Tesla not the only path to self-driving future
It’s good to be Elon Musk.
The chairman of Tesla, the electric car maker, cops to, quote, “production hell” for its new Model 3 compact. And the response from Wall Street? Mostly just yawns.
Parts of the car are being “hand-built,” – for now, anyway – and Tesla’s stratospheric shares take only a slight hit. Seriously?
Yes, it’s good to be ol’ Elon – often wrong, never in doubt and seldom punished.
The electrified race for supremacy in self-driving cars is being played by Silicon Valley rules. At least until Musk misses too many targets and the likes of lowly General Motors – or some other Old Auto loser – shows it can combine autonomous innovation with manufacturing execution.
Tesla mostly gets a pass. Just like it does for losing money on every car it produces, a trend destined to run out of juice.
Let’s be clear: Detroit – and its foreign rivals – would get crucified for a similar mess. Investors, analysts and the news media would show scant tolerance for misses like that from traditional automakers – and all of them would demand answers.
Starting with the CEO. Tesla? Not so much.
Never mind that Musk, the automotive wunderkind, might risk missing what Barclays Research calls the “iPhone moment” for the Model 3. Hundreds of thousands of true believers plunked down one thousand bucks (how much?) for the privilege to be part of automotive history:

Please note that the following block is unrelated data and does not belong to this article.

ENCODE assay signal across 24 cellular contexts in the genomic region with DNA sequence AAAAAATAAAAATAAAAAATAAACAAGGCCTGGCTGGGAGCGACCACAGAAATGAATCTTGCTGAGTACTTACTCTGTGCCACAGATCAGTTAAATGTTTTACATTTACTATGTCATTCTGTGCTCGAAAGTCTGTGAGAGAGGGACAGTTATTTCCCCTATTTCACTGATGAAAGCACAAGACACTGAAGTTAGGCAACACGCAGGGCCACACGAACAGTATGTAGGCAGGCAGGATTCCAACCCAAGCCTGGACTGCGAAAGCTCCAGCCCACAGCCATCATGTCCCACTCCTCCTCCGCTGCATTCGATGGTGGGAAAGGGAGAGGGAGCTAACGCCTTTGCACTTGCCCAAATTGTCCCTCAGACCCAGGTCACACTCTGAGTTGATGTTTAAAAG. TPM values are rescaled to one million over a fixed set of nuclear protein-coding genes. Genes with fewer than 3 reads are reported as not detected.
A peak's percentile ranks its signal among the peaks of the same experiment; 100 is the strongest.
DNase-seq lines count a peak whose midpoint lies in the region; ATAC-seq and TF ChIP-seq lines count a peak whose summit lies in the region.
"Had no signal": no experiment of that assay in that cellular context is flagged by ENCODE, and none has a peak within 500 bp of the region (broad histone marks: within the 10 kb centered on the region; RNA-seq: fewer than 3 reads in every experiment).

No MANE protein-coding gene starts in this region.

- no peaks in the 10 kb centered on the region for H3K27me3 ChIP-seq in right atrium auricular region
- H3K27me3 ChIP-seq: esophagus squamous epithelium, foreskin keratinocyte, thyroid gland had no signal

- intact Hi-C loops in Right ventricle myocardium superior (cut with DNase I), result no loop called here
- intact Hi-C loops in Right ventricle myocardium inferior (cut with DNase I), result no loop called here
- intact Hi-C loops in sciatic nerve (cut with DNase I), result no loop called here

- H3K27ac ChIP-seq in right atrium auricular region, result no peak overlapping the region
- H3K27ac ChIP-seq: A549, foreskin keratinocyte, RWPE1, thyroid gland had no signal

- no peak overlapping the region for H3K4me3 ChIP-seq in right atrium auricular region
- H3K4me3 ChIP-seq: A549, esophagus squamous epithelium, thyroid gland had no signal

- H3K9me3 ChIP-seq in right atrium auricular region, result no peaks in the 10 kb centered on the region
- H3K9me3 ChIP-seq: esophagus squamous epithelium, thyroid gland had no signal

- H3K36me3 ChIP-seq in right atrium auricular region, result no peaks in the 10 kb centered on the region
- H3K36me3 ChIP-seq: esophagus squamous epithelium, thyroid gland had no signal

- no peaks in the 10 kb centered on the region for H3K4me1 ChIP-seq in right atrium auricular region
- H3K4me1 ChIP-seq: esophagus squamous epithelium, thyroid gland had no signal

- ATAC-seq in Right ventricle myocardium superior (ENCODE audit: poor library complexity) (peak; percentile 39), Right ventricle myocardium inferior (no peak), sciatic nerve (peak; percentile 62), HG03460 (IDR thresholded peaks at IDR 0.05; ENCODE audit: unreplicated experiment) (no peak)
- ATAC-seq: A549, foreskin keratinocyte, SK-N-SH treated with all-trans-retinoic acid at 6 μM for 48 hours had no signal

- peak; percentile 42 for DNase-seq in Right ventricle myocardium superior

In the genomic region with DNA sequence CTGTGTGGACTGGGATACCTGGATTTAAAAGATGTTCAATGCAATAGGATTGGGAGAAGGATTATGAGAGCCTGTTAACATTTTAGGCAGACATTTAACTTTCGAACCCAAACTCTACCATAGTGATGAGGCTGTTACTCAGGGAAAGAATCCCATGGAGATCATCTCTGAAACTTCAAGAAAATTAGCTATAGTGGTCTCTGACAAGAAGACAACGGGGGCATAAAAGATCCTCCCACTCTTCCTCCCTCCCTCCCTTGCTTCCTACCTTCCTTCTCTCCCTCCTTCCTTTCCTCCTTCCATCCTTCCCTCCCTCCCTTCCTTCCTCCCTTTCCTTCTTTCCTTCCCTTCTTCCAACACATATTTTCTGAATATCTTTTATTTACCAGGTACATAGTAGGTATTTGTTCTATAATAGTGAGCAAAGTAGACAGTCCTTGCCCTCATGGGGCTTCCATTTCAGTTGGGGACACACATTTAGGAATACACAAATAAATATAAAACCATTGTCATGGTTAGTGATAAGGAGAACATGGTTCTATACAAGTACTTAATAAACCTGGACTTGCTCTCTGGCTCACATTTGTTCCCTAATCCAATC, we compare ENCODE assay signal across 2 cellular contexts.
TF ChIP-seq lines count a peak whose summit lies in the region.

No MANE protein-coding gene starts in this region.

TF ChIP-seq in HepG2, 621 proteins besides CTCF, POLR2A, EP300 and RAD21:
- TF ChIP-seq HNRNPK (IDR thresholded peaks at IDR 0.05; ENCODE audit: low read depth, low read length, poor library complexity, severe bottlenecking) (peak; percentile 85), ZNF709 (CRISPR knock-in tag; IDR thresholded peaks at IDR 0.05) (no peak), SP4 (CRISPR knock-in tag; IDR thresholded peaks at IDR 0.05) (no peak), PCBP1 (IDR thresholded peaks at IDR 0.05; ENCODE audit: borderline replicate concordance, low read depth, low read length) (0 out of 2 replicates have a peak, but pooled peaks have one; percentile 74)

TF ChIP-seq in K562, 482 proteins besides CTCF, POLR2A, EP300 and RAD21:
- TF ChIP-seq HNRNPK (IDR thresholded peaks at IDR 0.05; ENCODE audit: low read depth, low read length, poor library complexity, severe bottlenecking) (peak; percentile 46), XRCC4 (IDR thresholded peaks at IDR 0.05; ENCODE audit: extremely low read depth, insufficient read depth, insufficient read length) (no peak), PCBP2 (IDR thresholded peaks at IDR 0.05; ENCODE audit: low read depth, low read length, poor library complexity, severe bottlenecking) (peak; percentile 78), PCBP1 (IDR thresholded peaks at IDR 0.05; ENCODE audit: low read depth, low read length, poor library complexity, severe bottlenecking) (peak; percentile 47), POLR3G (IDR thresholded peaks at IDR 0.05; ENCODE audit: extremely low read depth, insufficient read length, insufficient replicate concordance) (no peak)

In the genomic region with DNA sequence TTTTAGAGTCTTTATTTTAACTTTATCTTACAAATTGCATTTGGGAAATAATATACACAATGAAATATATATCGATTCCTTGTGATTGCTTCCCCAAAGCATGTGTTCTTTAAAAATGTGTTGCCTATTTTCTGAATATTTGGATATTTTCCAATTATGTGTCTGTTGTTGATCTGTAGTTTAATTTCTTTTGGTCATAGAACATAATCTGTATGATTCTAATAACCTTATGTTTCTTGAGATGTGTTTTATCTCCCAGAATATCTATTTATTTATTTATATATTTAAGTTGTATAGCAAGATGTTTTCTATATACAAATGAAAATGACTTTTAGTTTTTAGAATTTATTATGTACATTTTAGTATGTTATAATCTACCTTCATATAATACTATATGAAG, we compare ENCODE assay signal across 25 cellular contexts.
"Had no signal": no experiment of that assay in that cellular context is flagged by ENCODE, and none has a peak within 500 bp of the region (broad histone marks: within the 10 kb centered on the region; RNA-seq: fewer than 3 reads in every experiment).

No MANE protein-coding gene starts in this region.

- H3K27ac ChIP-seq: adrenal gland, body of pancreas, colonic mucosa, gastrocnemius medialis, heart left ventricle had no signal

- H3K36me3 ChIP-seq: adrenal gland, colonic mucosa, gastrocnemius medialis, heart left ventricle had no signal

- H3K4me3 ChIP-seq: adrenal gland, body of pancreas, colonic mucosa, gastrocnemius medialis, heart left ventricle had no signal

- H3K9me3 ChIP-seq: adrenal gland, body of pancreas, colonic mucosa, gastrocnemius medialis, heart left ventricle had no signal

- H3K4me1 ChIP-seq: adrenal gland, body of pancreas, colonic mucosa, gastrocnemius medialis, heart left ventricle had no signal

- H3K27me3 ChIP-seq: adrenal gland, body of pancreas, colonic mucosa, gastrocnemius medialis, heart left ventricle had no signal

That’d be as players in Tesla’s long-awaited entry into the volume electric car segment. That’d be the one already occupied by GM’s Chevy Bolt, Nissan’s Leaf and a slew of coming electric entrants from global automakers.
As a rule, they don’t botch production launches with the same panache as Musk’s Tesla. As a rule, they don’t shirk from competition. And they have established dealer networks and manufacturing discipline.
This will be fascinating to watch. Tesla’s Model 3 is one of the most highly anticipated car launches in a long time. It’s supposed to be sheet metal and electric powertrain proof that Silicon Valley innovation can beat Detroit and Stuttgart, Tokyo and Seoul.
But, it’s not that simple: the competition isn’t standing still.
As the market eagerly awaits the arrival of Tesla’s Model 3, GM shares gained ten bucks over the past three months. The reason: after years of show-us sentiment, Wall Street is becoming a believer in GM’s electric self-driving cars.
Deutsche Bank says GM may be a smarter bet than Tesla in that space. It says GM could get to the autonomous Promised Land in the next few quarters, not the next few years. UBS agrees, and both of them are upping their price targets for the Detroit automaker.
Sound like inside financial baseball? It’s not. Changing sentiment follows hard number crunching and a deeper understanding of what companies are doing. It also means smart money is beginning to buy the notion that Tesla is not the only road to the self-driving future.
That quote, wallowing “in production hell” – something GM CEO Mary Barra could never publicly say nor concede – doesn’t instill confidence. Executing a business plan does.
Daniel Howes is a columnist at The Detroit News. Views expressed in his essays are his own and do not necessarily reflect those of Michigan Radio, its management or the station licensee, The University of Michigan.